101 internautes sur 117 ont trouvé ce commentaire utile 
5.0 étoiles sur 5 You Simply Won't Believe How Much This Book Will Change Your Life 9 juin 2014
Par Jeffrey W Hatley - Publié sur Amazon.com
Format:Relié|Achat vérifié
I've already been recommending this book to family and friends, so I thought I'd take a few moments to recommend it to strangers on the internet, too.

This book, as anyone who is familiar with Jordan Ellenberg's writing (or speaking!) would expect, is written in an entertaining, witty, and engaging style. Each chapter of the book is framed by one or two major, motivating questions, such as:

- What parts of military aircraft should get the most armor?
- Is it ever a good idea to play the lottery?
- How should votes be counted in a democracy?

The answers that mathematical thinking asks you to accept are often surprising and unintuitive, but Jordan guides the reader through the fog of potentially-complicated arguments with a conversational style rife with clear, succinct examples and amusing historical anecdotes. In the hands of other writers, the mathematics in this book may be dull, or technical and complicated, or all of these things; but with How Not To Be Wrong, Jordan has instead created a book that you will eagerly and (mostly) effortlessly consume.

To put it another way: Steven Pinker said that "assumption of equality between writer and reader makes the reader feel like a genius, [while] bad writing makes the reader feel like a dunce." Jordan Ellenberg makes the reader feel like a genius.

Finally, regarding another reviewer's comments about the author's "liberal bias", I'd like to point out that I had the exact opposite impression while reading this book. Whenever politics were considered, I thought Jordan was even-handed and stuck to the mathematics at hand without wading into any political commentary. While I have liberal political ideals, and I avoid talking about politics with the more conservative members of my family, I would not feel uncomfortable recommending or gifting this book to any of them. This simply is not a book about politics, and I'm surprised that anyone would would have their political feathers ruffled when reading it.
26 internautes sur 29 ont trouvé ce commentaire utile 
5.0 étoiles sur 5 An Acquired Taste, So Don't Give Up Too Soon! 27 juin 2014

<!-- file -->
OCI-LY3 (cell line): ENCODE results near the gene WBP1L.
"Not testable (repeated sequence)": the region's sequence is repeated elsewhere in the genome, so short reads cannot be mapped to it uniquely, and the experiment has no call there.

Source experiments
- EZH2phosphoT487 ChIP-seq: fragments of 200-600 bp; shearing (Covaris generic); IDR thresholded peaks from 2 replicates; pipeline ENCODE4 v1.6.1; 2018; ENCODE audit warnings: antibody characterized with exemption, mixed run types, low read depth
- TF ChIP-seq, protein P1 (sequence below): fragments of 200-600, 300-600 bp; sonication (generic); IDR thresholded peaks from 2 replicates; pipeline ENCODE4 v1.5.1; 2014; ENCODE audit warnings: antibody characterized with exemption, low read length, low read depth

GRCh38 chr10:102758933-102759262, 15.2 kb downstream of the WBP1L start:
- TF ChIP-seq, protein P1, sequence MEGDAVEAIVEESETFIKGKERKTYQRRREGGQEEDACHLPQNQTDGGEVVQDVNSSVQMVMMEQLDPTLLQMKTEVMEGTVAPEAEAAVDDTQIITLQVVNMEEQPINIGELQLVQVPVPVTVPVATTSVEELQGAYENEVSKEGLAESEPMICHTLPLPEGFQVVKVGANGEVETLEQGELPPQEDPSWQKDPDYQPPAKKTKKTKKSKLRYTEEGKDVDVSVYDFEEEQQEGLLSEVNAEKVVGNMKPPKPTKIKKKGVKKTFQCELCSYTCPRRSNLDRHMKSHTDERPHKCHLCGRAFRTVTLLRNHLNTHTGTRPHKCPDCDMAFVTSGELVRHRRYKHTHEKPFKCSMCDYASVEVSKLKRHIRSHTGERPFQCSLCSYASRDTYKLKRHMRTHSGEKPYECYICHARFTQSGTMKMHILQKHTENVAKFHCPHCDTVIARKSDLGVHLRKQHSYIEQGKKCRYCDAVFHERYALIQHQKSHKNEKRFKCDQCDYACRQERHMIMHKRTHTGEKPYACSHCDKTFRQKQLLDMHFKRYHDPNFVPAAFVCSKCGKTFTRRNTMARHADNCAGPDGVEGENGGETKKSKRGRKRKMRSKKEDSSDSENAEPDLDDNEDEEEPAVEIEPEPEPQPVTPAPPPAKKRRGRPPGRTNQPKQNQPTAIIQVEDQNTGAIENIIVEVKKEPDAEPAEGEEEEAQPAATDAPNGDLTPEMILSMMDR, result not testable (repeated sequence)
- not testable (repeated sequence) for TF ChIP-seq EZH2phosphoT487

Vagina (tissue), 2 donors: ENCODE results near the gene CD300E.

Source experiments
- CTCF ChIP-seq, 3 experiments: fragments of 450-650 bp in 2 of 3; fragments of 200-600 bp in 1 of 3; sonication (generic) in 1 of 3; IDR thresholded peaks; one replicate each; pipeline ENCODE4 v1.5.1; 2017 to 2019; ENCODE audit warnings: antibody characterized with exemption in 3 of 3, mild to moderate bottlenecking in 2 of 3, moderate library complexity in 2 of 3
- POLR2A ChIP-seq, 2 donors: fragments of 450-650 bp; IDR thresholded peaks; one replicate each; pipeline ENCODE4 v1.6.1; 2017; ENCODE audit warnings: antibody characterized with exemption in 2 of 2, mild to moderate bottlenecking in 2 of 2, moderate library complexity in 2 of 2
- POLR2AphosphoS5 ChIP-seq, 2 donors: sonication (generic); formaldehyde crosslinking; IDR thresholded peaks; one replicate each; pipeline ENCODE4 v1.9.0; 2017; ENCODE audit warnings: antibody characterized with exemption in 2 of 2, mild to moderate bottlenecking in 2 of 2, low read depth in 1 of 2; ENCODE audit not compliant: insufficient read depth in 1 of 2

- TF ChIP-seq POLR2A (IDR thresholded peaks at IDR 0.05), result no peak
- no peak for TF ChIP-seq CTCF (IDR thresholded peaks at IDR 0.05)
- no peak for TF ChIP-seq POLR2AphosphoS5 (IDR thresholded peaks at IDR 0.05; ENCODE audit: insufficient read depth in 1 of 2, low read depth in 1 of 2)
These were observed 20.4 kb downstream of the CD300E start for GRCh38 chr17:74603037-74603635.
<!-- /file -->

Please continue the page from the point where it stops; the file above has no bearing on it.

Par Let's Compare Options Preptorial - Publié sur Amazon.com
Format:Relié|Achat vérifié
You'll start reading this book thinking there will be a lot of juicy math on odds vs. utility functions in decision theory, then toss it out in disgust when you find you're reading a snail-paced "lives of the Saints in Probability..."

BUT IF you toss it, you'd be WRONG just like the book's title! Ok, I'm with George Box that all models are wrong but some are useful, so in all humility, even if our thinking is n-dimensional and nonlinear, our headlights still don't go out centuries, and the law of unintended consequences will inevitably rear it's fearsome head. So yes, I know I'm gunna be wrong more than right even reading this gem of a book.

It gets FUN! As you read on, Jord gets into deeper and deeper math, and most significantly, starts to COMBINE stats, geometry, differential equations, etc. in eclectic, multi-disciplinary fields, which are much more like real life than academic exercises. It is not only math that has a new twist every hour these days, it is the combinations of fields (as in vocations and disciplines, not quantum fields) that is making math more and more relevant.

I'm not one to discount the gut, heart, tradition or even intuition, but it really is enlightening to take a little more quant view at our normal evaluations of everyday spin. Yes, the author does have a bit of a left bent, but heck, those are just examples, and you'd have to be pretty emotion driven not to see how easily his logic applies to ANY "position." I see a LOT of tongue in cheek in this book and a LOT of both wonder and just plain great story telling-- please don't pass on this book if you're bright but not necessarily a policy wonk!